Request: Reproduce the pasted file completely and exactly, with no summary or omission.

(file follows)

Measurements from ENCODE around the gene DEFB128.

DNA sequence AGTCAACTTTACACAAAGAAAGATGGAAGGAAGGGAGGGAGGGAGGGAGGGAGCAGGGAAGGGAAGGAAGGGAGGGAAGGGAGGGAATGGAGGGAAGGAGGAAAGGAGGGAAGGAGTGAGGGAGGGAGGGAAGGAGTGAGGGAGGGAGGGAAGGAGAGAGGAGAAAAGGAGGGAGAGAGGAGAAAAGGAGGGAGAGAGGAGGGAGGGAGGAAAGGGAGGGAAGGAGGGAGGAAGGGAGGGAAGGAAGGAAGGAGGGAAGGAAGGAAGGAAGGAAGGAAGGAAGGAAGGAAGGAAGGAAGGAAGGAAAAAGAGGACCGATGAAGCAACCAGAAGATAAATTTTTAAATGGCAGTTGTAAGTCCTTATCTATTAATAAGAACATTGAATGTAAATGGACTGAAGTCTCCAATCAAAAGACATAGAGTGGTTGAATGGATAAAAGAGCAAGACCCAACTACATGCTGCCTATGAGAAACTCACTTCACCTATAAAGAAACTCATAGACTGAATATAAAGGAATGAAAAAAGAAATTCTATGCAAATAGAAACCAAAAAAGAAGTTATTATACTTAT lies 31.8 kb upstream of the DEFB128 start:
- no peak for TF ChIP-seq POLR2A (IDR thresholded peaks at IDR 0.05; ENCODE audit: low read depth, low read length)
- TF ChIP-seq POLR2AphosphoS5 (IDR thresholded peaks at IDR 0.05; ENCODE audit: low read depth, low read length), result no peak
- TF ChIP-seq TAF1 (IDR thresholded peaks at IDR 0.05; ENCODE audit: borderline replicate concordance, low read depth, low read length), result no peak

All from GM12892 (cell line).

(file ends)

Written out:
Measurements from ENCODE around the gene DEFB128.

DNA sequence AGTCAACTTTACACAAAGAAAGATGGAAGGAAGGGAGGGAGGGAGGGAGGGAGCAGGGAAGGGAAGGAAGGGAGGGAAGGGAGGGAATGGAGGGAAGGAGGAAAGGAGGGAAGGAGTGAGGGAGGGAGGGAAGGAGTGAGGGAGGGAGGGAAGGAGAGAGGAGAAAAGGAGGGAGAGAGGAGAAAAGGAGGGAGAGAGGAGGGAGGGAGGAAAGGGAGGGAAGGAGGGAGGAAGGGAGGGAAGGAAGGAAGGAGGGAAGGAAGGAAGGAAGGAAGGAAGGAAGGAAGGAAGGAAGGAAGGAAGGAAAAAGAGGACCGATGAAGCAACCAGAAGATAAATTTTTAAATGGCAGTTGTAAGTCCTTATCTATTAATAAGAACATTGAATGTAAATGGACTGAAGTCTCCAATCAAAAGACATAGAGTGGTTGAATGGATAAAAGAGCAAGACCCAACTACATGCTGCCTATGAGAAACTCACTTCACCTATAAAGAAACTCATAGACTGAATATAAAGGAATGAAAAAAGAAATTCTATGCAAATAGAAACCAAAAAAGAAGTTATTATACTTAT lies 31.8 kb upstream of the DEFB128 start:
- no peak for TF ChIP-seq POLR2A (IDR thresholded peaks at IDR 0.05; ENCODE audit: low read depth, low read length)
- TF ChIP-seq POLR2AphosphoS5 (IDR thresholded peaks at IDR 0.05; ENCODE audit: low read depth, low read length), result no peak
- TF ChIP-seq TAF1 (IDR thresholded peaks at IDR 0.05; ENCODE audit: borderline replicate concordance, low read depth, low read length), result no peak

All from GM12892 (cell line).